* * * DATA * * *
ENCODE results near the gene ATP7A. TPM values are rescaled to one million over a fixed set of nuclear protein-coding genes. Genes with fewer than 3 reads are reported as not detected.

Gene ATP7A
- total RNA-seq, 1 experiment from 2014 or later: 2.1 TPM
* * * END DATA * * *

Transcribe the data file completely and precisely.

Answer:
ENCODE results near the gene ATP7A. TPM values are rescaled to one million over a fixed set of nuclear protein-coding genes. Genes with fewer than 3 reads are reported as not detected.

Gene ATP7A
- total RNA-seq, 1 experiment from 2014 or later: 2.1 TPM